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Broadsheets | Anorak - Part 2

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Top news from The Times, Daily Telegraph, The Indepedent and The Guardian newspapers

Brexit: breakthrough deal please the status quo

“REJOICE!” screams the Daily Mail from it front page. “WE’RE ON OUR WAY?” Where to?  Out of the European Union, dummkopf. “It’s a “HUGE BREXIT BOOTS,” declares the Daily Express from its front page. “Now let’s get on with ditching the EU.”

Agreements have been reached. But we don’t know what the UK’s relationship will be with the EU.

 

eu brexit newspapers

 

The Mail gives over an entire page to nodding heads. “Theresa May won,” says Michael Gove, the Environment Secretary, wafting perfume into the stultifying air. “The doomsters and pessimists have been confounded,” says Norman Lamont, former chancellor. The deal is “the personal success of Theresa May”, says Donald Tusk, the European Council president.  May “negotiated in  “very gentlemanly manner”, says Jean-Claude Junker, European Commission president, muddying the eye of those who say a woman cannot behave as well as a bloke in demanding company. At the bottom or 13 opinions, we get to Jeremy Corbyn, who says it’s “Tory chaos and posturing”.

Having hailed the historic handshake” (Page 1), “triumph” (pages 4-5), a “breakthrough deal” (pages 6-7), the early arrive of Christmas for City bosses (pages 8-9), a confounding of the “Jeremiahs” (page 9), “record booms for British exports” (page 8) and May making it “back from the dead ” (page 25), the Mirror gives front-page space to someone calling May  “lily-livered”. “Softly Softly,” says the Mirror on pages 4 and 5. Is that praise or criticism? “Softly, softly, catchee monkey” is taken to mean “Don’t flurry; patience gains the day.”

On page 4, the Mirror says any deal could be “ripped up” should trade talks fail. And, er, that’s it. The leading Left-wing tabloid can muster just three pages for the Brexit deal, the Mail calls “historic”.

Over in the Sun, which sees the Brexit news as less important than an actress being “pelted with glasses in a pub” and Toff’s jungle bikini, Trevor Kavanagh says May was “summoned in her pyjamas by three unelected bureaucrats”. But “we will not be surrendering last year’s referendum vote by carrying on as EU member in all but name”. Brexiteers, says Kavanagh, are “keeping their powder dry”.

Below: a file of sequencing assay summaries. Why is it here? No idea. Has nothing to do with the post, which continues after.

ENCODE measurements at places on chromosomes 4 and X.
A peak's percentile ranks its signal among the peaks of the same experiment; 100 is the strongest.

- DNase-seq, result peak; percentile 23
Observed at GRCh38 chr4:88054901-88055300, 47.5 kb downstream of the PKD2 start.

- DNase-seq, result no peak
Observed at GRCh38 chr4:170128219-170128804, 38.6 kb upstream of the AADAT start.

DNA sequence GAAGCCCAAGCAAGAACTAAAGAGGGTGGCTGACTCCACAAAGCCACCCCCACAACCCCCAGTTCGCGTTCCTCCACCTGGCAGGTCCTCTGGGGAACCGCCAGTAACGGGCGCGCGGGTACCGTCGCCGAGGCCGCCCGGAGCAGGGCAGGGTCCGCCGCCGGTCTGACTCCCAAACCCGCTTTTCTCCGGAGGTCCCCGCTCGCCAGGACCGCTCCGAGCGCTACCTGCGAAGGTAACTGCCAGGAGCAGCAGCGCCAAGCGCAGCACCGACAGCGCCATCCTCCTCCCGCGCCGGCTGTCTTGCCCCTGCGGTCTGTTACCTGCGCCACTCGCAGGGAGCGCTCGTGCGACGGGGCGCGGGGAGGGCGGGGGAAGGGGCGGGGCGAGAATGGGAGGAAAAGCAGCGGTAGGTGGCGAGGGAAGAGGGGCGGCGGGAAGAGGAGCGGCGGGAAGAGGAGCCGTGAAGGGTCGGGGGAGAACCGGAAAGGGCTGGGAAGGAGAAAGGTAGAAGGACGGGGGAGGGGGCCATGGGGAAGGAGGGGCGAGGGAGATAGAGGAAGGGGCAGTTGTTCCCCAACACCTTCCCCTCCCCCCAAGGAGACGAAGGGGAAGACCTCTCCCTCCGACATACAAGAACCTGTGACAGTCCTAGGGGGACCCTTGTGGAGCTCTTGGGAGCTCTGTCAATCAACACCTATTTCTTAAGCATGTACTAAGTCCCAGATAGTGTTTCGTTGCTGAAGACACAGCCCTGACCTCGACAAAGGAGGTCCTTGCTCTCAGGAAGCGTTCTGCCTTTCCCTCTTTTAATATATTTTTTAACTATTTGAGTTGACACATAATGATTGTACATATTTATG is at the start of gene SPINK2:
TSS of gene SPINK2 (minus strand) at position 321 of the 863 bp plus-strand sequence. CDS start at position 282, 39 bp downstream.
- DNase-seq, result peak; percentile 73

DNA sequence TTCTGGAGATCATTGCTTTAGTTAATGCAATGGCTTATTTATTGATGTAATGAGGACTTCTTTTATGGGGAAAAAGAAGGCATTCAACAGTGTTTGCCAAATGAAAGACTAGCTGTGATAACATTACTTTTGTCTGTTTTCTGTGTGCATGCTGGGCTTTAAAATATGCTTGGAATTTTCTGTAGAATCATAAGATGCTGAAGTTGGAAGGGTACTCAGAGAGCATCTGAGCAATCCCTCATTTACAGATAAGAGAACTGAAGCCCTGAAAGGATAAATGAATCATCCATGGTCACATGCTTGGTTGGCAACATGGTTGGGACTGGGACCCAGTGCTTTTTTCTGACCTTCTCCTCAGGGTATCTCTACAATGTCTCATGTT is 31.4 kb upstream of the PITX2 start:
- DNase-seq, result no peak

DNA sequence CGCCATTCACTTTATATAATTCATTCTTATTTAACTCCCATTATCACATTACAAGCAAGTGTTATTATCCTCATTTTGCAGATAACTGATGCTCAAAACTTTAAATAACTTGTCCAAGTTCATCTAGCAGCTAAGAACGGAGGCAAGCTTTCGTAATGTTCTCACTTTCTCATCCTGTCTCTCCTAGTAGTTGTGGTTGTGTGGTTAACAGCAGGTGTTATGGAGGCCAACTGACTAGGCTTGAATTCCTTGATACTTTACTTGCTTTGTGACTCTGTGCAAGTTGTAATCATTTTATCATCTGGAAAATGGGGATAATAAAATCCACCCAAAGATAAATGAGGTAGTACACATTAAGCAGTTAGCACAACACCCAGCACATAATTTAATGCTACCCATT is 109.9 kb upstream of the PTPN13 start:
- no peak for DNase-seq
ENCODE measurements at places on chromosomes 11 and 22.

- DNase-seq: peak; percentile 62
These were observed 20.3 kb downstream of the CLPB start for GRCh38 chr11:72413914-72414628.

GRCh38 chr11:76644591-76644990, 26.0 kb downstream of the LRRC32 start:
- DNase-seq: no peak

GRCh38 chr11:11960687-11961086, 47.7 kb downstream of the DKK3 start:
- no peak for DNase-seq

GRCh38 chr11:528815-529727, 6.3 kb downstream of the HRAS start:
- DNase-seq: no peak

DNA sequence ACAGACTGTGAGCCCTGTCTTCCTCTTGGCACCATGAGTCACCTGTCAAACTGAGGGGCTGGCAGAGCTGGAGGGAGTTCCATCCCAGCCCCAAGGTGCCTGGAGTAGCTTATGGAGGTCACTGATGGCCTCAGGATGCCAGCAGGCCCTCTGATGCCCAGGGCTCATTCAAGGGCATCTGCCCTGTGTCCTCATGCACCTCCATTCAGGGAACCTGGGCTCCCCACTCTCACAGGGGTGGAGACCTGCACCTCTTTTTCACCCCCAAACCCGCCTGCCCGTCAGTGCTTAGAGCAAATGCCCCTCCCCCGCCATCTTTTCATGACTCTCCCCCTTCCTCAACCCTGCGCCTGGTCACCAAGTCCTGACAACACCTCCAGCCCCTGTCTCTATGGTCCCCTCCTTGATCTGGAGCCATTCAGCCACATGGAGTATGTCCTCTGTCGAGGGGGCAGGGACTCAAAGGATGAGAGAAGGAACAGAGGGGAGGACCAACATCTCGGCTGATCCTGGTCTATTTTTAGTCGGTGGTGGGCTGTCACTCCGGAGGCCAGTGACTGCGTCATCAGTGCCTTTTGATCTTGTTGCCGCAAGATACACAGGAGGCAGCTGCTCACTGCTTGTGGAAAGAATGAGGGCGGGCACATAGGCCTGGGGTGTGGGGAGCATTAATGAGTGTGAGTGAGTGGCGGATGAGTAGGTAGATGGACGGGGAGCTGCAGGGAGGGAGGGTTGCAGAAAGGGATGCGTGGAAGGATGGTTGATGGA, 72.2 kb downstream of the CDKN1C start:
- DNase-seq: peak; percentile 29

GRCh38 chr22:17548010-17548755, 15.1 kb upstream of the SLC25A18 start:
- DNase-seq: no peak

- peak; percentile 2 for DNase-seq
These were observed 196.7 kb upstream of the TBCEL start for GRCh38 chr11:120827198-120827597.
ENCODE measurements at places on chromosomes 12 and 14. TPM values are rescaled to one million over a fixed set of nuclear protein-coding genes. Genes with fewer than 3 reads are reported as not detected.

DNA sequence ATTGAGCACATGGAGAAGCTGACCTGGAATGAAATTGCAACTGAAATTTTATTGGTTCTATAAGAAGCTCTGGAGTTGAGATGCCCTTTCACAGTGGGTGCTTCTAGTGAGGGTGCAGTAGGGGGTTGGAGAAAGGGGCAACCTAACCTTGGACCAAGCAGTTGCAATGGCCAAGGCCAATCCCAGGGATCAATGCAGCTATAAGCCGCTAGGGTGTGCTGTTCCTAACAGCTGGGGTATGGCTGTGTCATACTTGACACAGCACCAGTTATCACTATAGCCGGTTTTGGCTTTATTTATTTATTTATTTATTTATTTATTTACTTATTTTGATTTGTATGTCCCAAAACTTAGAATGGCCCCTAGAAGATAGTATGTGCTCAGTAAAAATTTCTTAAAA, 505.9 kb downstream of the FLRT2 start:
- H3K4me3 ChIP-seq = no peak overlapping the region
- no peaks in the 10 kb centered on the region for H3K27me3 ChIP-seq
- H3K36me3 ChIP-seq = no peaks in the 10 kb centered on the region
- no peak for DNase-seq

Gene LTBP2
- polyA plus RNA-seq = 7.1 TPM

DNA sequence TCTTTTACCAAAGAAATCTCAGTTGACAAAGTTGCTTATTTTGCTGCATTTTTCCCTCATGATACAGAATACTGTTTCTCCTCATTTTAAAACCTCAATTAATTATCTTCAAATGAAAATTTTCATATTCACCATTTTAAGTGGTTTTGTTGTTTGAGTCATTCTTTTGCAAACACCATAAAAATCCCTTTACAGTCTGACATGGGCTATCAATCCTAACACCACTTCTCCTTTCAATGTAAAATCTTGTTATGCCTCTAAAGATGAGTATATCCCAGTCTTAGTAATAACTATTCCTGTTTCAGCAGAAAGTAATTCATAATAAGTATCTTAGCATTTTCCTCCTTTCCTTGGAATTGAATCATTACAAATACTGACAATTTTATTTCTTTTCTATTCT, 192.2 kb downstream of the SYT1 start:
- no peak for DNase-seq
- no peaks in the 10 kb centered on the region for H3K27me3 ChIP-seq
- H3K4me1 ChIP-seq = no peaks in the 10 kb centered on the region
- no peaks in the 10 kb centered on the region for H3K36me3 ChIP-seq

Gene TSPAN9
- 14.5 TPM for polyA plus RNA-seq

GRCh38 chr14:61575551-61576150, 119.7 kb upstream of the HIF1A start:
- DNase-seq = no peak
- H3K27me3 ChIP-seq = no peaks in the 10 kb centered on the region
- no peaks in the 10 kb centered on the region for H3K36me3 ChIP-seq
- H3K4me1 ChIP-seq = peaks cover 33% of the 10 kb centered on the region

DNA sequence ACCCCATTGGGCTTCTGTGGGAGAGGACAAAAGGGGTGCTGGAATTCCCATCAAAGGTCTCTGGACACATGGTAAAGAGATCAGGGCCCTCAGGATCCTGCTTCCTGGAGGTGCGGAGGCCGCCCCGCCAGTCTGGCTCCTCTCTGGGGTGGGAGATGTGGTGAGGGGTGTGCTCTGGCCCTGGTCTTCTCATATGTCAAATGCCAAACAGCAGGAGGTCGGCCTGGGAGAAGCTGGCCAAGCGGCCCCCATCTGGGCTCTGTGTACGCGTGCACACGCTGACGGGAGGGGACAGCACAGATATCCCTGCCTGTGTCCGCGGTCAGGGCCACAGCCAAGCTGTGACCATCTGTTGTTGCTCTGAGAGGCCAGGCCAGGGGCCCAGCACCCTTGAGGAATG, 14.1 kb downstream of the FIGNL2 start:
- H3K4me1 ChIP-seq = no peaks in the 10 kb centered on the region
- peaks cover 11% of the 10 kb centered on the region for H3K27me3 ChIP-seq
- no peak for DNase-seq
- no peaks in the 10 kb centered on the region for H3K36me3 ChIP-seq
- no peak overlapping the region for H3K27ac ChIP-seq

Have we “taken back control”, then? No. The Brexit vote was radical. But when the same old faces are organising it, what did you expect, revolution? Here’s Gove in the Telegraph:

“If the British people dislike the arrangement that we have negotiated with the EU, the agreement will allow a future government to diverge.”

Keep on voting! Eventually you’ll reach the right decision.

Anyhow, here are three key things from the agreement, as told by the BBC:

No “hard border” between Northern Ireland and the Republic

The rights of EU citizens in the UK and UK citizens in the EU to live, work and study will be protected. The agreement includes reunification rights for relatives who do not live in the UK to join them in their host country in the future

The so-called “divorce bill” will amount to between £35bn and £39bn, Downing Street sources say. This includes budget contributions during a two-year “transition” period after the UK leaves the EU in March 2019

You can read the full text of the UK-EU agreement here.

Posted: 9th, December 2017 | In: Broadsheets, News, Politicians, Tabloids | Comment


Seeing students as a welfare issue demeans education

Do we agree that university fees are too high for students? And do we agree that the real debate should not be about any rights for everyone to go to university and if leaving with a student debt is right or bad, but what the point of a university education is? Why do you need to study for a degree? Is the degree an investment in a career and sound future, because that’s what successive governments have sold you?